Uncertainty about corporate strategic direction in the face of plunging oil prices, fears around climate change and geopolitical turmoil are playing out on the theatrical stage of M&A for investors. Their voices are getting louder on both sides of the argument as to whether Royal Dutch Shell’s (NYSE:RDS.A) £36bn ($52.3 billion) bid for BG Group (LON:BG) , first mooted last April, makes financial sense.

The Financial Times reported last Thursday that the deal was poised to win the support of “most of the Anglo-Dutch oil giant’s shareholders” paving the way for its completion, despite the collapse in the price of crude. At the same time its report also said “Several large Shell investors have privately voiced concerns over the economics of the proposed takeover, the biggest energy deal in more than a decade”. 

Supporters of the takeover are acting on the expectation that once the deal – which has already cleared all regulatory hurdles – has the vote of approval of a majority of Shell shareholders and 75 percent of BG shareholders, it will give the merged company a dominant position in Liquefied Natural Gas (LNG) and deep-water oil.

But those in support of the deal are likely also to be assuming the energy giant’s ability to deliver returns at future long-term oil prices that remain around $60 and above (see NASDAQ End of day Commodity Futures Price Quotes for Crude Oil WTI (NYMEX)).

On Friday last week, Institutional Shareholder Services (ISS), the proxy advisory group, published a report in which it recommended that investors vote in favor of the deal.

“Investors may understandably be discomforted by the significant volatility in global spot prices for oil,” it said. But it added that it is worth recognizing “that the spot price today may be of very little value in assessing the strategic opportunity of a transaction whose benefits will be realized over decades.”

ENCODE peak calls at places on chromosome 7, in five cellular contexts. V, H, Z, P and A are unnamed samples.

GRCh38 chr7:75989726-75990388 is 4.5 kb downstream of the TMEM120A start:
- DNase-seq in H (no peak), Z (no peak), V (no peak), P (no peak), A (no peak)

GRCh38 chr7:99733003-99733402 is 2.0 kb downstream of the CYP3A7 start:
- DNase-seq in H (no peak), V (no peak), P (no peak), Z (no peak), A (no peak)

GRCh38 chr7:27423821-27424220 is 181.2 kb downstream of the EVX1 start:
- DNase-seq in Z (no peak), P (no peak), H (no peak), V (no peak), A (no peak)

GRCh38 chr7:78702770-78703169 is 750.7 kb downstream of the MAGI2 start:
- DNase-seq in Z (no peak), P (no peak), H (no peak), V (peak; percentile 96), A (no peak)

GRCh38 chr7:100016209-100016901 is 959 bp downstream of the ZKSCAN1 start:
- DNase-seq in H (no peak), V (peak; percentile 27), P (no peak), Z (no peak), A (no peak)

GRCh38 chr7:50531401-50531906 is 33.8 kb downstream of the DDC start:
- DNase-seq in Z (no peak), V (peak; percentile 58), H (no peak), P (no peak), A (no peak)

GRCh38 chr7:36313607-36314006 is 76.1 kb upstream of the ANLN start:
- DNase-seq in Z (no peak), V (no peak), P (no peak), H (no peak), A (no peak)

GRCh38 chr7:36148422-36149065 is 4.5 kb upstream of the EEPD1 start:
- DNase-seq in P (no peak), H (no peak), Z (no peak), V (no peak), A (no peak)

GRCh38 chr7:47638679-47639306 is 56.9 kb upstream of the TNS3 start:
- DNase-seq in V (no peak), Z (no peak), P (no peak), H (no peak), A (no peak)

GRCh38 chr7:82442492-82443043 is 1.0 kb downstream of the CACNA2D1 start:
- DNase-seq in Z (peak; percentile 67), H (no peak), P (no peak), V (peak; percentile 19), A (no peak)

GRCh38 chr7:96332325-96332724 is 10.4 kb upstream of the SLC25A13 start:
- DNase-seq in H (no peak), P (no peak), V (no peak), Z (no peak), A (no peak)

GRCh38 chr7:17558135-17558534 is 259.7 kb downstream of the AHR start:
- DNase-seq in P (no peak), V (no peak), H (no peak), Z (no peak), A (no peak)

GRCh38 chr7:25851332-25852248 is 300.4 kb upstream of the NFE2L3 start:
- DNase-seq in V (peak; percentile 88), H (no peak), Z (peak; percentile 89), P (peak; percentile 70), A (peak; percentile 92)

“In particular because of the compelling strategic rationale, and the significant positive economics to be realized within a relatively short timeframe, support for the transaction is warranted,” said ISS. Its recommendation is seen as extremely influential because of media reports suggesting that 35 of Shell's top 50 shareholders subscribe to its services. 

Since the ISS report however, Standard Life (SLI), one of the U.K.’s largest investment funds which holds 0.4 percent of the A shares in Shell and 1.7 percent of the B shares, has said it will vote against the deal. “We have concluded that the proposed terms of the acquisition of BG are value destructive for Shell shareholders. This view is based on the downside risks to Shell’s oil price assumptions plus the tax and operational risks surrounding BG’s Brazilian asset base. Consequently, we shall vote against the deal” said a late statement on Friday from David Cumming, head of equities at SLI.

It also said it had held meetings with Shell to explain its views and try to get the chief executive, Ben van Beurden, to renegotiate better terms. Standard Life Investments is coincidentally also one of the more vocal investment houses on the need for responsible investment (as covered by me here on Forbes) and its statement refers to a variety of risks.

Shareholders in Shell and BG are set to vote on Jan. 27 and 28. Those watching the difference between BG’s current share price and the value of Shell’s offer might be forgiven for wondering at this stage what will happen.  In theory, that gap should close as the deal gets closer to being done. But on Friday, BG’s shares were trading at around 946 pence (US$13.65), about 6 percent below the value of Shell’s cash-and-share offer.

The Wall Street Journal termed that so-called arbitrage spread “unusually wide”, calling attention to the fact that the hedge funds will be watching. “Many big hedge funds have wagered that the deal will go through and stand to either pocket a healthy profit if they’re right or lose big if the deal unravels” it said.

Pentwater Capital Management last week disclosed it owned more than 50 million BG shares, worth nearly $750 million; Davidson Kempner European Partners has disclosed about $880 million worth of BG shares; and TCI Fund Management has revealed a position worth around $500 million, according to the Wall Street Journal.

In other words, there is a great deal of money washing around the edges of this deal. If this consolidation is successful and other companies follow suit, this could signal the beginning of a recovery for Big Oil.

Dina Medland is an independent writer, editor and commentator with a strong focus on issues around corporate governance, ethics, the workings of the boardroom and sustainable business. She is on the team of contributors to @ForbesEurope and is an ex-Financial Times staff member who has been a regular contributor in recent years. Further details about her background and a portfolio of work – including her commercially sponsored blog ‘Board Talk’ are available on her website http://www.dinamedland.com